As we've established, the Vidrala Impact Index is an exciting new tool for fillers to rate their line's impact performance. This post shows you how to measure VII using smart in-line sensors.  

First, let's start with impact measurement in general:

Impact magnitude is typically reported in IPS (Inches Per Second). IPS represents the speed of the hammer of an impact tester (more on that below) when it impacts the container.

With the use of smart in-line sensors such as ShockQC, this measurement is based on the information provided by the various accelerometers integrated in sensor which are embedded in a container replica.

The correlation between accelerations and IPS is done by means of a laboratory calibration. As shown below, the correlation between impact speed and acceleration is linear. As such, the calibration of the ShockQC device is very reliable and straightforward.

Glass Stress vs. Impact Speed

Glass stress relates to impact speed

An impact tester is the standard tool used by glass manufacturers to measure the impact strength of the glass containers they produce.

The device consists of a calibrated pendulum hammer that strikes the bottle in its sidewall against a V-shaped backstop. Providing the pendulum arm with a bigger initial angle, increases impact velocity.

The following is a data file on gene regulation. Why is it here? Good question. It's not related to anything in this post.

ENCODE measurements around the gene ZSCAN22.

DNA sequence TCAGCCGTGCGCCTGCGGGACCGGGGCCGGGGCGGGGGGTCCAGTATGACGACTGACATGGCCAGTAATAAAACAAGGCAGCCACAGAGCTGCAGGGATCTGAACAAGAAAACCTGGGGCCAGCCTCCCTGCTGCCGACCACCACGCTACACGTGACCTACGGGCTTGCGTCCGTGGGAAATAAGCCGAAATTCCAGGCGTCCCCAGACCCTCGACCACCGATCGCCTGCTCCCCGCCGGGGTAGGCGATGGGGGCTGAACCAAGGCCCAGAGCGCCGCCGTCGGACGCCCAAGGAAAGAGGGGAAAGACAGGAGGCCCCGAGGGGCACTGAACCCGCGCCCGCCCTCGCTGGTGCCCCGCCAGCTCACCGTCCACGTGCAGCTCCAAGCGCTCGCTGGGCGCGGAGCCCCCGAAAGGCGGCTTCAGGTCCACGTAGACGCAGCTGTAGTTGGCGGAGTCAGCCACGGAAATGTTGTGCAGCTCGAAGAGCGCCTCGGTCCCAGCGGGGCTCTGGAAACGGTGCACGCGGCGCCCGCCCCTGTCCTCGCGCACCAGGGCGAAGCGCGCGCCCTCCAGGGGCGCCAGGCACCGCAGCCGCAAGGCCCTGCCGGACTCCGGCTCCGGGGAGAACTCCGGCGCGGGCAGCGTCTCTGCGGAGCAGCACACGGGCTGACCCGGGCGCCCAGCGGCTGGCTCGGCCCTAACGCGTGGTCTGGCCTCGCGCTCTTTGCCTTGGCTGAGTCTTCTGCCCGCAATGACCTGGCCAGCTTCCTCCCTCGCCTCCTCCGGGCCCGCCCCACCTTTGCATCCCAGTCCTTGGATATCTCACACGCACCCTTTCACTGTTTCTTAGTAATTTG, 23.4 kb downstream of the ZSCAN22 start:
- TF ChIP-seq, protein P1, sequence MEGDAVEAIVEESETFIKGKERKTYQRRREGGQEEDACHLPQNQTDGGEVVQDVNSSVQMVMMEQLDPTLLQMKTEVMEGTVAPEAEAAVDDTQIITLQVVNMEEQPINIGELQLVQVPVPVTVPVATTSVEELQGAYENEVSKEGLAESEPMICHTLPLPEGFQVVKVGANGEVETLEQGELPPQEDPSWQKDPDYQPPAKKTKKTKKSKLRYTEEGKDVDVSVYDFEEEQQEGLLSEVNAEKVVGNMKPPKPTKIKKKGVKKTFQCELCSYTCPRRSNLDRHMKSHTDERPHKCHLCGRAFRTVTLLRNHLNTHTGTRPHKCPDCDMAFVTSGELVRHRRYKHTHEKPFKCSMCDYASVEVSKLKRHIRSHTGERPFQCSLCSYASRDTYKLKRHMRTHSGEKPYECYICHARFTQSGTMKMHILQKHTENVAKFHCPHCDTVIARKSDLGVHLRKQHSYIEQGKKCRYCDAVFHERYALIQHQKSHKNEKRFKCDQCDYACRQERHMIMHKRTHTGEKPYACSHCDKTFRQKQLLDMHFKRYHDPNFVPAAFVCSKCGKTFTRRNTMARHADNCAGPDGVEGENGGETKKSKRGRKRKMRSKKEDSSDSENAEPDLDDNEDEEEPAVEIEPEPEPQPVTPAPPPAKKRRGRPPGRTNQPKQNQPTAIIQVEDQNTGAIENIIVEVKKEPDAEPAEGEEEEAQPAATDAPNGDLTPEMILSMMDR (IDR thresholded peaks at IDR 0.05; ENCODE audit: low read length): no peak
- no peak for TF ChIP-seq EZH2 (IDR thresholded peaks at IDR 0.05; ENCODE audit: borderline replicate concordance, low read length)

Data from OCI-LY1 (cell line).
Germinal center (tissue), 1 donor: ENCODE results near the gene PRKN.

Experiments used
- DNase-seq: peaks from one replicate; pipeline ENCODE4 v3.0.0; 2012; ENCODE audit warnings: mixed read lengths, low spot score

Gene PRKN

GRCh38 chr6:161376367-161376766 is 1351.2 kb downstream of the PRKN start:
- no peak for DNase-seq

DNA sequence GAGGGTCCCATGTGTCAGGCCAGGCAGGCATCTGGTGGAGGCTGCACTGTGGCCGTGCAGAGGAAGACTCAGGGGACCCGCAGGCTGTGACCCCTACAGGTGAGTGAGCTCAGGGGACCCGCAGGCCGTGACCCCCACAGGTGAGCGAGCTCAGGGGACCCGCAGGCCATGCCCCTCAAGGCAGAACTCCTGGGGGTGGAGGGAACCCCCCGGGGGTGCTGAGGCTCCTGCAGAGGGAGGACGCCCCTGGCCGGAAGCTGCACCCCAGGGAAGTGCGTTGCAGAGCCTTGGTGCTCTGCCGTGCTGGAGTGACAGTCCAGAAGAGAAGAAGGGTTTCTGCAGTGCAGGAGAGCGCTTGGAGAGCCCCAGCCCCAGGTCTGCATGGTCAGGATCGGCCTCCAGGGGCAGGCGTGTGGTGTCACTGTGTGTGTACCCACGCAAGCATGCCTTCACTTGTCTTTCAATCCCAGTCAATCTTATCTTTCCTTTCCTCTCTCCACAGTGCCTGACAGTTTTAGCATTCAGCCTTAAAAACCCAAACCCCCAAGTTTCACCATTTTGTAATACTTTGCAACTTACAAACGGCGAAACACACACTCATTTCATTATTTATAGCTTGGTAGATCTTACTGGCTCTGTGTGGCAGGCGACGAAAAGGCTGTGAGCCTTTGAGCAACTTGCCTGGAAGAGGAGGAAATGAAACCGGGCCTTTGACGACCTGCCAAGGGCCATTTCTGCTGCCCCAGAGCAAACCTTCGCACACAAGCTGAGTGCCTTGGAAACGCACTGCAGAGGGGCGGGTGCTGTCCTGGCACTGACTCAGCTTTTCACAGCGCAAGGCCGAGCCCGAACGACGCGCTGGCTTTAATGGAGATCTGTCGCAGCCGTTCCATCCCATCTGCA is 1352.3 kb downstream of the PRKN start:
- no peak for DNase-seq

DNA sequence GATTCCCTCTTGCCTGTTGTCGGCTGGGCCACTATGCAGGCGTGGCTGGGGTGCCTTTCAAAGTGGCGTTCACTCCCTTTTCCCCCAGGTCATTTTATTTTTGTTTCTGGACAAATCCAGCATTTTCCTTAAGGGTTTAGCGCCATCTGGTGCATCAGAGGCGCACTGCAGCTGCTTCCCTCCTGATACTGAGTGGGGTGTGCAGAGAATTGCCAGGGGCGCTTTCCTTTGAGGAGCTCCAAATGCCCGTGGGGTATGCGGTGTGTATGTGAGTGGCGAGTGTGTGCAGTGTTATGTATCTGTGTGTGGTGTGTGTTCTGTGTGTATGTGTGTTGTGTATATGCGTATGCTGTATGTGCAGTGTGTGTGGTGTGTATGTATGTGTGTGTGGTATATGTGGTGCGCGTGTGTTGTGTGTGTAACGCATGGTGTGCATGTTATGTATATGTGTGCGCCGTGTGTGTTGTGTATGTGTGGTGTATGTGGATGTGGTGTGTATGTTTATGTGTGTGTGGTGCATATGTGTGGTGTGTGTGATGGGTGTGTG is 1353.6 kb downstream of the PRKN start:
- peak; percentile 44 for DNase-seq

Typically, the graduated scale to adjust this angle shows both energy and speed units. However, only the speed unit is used by glass manufacturers as the stress induced in glass is linear with speed. Hence, it is much more appropriate when using it for a strength measuring purpose.         

ShockQC registers accelerations at different heights including heel and shoulder.

As shown below, accelerations are proportional to impact speeds for both upper and lower contact tests performed with the impact tester. Depending on the ratios between the acceleration at different heights, the appropriate correlation factor is applied to convert Gs into IPS.


Converting IPS to the Vidrala Impact Index

The Vidrala Impact Index represents the number of impacts, with the same IPS rating of the bottle, that would produce a similar breakage probability. 

Using algorithims that have been developed and tested against real-world conditions, ShockQC is now equipped to calculate VII for both individual or multiple impacts. For multiple impacts, the individual impact indexes are added up to obtain the overall index. Using this approach, the index can be applied against the entire filling line, or sections thereof. 

It is recommended to establish a minimum threshold for relevant impacts to be included in the calculation. The reason for this is that a very large number of them could not be considered independent from each other any more. The overall contribution of these weakest impacts should be considered negligible. We recommend to use 15 IPS as the minimum impact magnitude to be considered.


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Pablo Asiron, Masitek EVP of Global Business Development Pablo Asiron is Masitek’s EVP, Global Business Development and has over 20 years of experience in the areas of consulting, process control, information systems, business development and management. A certified Professional Engineer, Pablo holds a B. Science in Chemical Engineering.